Starting in the 1950s, population growth surged in North York. Developers responded by building new housing and shopping centres; parks, museums and recreational facilities abounded; and North York got its first university.
A prime example of North York’s development at this time is the area now known as Don Mills, one of Canada’s first planned communities. As late as 1950, there were only around 20 farms in the locale. Business tycoon E.P. Taylor had an idea to develop the lands in the area, and by 1952 he had assembled 2,000 acres. Taylor’s original conception of a brewery and housing for the brewery workers was refined into a vision of a planned and fully integrated community that would meet the acute needs for post-Second World War housing. Designed by Macklin Hancock, and built by Don Mills Developments Ltd., the community was organized into four quadrants surrounding a shopping complex, the Don Mills Centre. The homes were distinguished by their modernist style and were situated on winding roads and culs-de-sac. Don Mills was unique in Canada when it was built, combining industrial, commercial, residential, educational, religious and recreational facilities, all in one compact development.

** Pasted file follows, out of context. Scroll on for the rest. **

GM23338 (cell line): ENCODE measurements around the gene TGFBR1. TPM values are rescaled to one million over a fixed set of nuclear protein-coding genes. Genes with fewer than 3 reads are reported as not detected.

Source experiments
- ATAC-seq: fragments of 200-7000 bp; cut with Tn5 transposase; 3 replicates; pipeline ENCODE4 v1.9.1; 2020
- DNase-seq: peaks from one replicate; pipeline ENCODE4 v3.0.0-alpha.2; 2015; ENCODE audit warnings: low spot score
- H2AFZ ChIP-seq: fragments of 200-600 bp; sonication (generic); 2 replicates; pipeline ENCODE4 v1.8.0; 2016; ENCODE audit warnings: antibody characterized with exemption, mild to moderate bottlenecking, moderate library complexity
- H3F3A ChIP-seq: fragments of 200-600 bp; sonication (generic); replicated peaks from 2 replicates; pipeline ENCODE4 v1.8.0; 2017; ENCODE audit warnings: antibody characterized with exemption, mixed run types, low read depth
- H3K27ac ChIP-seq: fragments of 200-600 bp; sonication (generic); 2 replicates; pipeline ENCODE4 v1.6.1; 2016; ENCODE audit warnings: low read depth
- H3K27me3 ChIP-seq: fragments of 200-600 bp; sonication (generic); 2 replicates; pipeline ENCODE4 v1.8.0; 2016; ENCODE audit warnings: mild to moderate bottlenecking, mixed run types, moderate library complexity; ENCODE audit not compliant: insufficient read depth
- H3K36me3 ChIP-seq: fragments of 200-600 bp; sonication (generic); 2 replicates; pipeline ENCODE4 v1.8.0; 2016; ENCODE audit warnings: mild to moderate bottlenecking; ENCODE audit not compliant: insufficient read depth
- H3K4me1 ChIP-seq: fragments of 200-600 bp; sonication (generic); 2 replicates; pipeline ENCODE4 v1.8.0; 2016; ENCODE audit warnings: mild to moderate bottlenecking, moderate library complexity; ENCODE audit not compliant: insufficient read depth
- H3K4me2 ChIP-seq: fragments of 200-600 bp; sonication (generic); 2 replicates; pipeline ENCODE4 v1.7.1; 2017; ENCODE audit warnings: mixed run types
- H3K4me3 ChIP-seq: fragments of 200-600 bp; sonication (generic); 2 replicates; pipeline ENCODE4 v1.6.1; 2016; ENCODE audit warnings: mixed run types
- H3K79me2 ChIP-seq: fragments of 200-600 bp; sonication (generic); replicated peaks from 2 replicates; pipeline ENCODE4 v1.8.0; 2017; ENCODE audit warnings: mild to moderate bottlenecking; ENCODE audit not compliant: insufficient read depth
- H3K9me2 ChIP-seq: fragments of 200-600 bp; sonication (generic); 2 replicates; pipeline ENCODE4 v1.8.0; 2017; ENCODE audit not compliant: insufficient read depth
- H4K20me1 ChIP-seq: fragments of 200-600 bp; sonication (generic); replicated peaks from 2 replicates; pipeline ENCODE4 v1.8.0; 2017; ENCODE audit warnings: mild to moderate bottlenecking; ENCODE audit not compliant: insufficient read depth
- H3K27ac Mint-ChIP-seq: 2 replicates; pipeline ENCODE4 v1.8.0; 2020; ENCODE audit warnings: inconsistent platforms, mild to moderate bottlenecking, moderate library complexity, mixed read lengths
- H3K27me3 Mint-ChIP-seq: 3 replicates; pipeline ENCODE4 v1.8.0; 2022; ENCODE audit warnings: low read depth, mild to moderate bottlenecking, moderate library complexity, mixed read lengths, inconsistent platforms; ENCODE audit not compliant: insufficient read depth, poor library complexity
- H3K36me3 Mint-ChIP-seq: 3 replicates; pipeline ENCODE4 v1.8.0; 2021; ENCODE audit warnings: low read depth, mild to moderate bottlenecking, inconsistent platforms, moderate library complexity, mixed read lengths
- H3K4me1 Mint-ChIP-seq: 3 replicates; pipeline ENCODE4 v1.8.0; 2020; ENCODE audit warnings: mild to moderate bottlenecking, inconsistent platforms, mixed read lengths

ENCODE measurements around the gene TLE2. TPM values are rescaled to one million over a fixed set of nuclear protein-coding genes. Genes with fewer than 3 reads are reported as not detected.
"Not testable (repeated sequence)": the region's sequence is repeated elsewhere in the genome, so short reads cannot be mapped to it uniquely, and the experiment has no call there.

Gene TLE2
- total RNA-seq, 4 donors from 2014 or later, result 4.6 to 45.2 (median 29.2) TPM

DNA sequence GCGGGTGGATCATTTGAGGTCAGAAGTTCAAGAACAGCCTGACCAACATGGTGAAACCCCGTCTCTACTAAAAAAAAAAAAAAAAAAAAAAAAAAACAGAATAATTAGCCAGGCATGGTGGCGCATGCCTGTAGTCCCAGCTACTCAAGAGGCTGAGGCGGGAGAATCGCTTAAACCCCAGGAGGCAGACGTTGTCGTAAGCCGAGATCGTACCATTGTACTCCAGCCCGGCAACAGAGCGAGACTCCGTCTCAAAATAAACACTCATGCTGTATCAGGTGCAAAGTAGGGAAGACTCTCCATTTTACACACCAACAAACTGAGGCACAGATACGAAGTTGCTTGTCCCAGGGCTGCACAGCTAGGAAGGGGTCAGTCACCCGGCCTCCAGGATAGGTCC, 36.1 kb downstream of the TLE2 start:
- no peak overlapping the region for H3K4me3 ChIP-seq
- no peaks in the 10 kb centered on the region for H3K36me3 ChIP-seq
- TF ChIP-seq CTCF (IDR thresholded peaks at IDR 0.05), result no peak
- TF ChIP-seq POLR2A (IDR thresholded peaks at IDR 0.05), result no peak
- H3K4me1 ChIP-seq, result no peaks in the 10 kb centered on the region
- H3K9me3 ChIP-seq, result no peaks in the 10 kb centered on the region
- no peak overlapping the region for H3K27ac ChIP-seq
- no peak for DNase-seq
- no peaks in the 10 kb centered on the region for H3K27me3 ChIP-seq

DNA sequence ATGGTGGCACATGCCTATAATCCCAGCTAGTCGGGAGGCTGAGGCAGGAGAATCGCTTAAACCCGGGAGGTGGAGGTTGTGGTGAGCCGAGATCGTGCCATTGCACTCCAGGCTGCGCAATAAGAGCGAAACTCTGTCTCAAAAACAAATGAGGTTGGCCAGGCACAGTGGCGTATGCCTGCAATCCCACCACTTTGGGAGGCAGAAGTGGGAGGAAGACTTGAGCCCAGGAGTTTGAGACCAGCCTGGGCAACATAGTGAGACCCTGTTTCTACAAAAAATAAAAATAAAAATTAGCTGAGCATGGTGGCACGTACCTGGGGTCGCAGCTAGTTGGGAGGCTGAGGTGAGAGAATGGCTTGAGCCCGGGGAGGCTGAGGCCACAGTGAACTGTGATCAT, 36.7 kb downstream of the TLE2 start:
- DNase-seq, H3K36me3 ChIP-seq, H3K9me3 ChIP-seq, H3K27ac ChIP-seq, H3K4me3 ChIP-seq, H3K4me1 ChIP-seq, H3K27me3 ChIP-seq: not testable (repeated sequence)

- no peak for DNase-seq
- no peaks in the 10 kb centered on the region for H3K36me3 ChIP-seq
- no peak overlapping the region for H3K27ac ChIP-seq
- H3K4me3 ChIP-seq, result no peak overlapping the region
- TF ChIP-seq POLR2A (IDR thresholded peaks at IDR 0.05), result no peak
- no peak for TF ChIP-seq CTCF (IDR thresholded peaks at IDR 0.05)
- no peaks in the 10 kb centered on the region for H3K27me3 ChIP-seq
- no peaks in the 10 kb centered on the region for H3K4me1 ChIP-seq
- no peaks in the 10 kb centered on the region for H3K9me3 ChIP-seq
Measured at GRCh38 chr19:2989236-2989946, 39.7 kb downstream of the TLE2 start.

North York residents were fortunate to have choice when it came to housing stock. Single-family homes, semi-detached, row housing, and low- and high-rise apartment buildings were all available.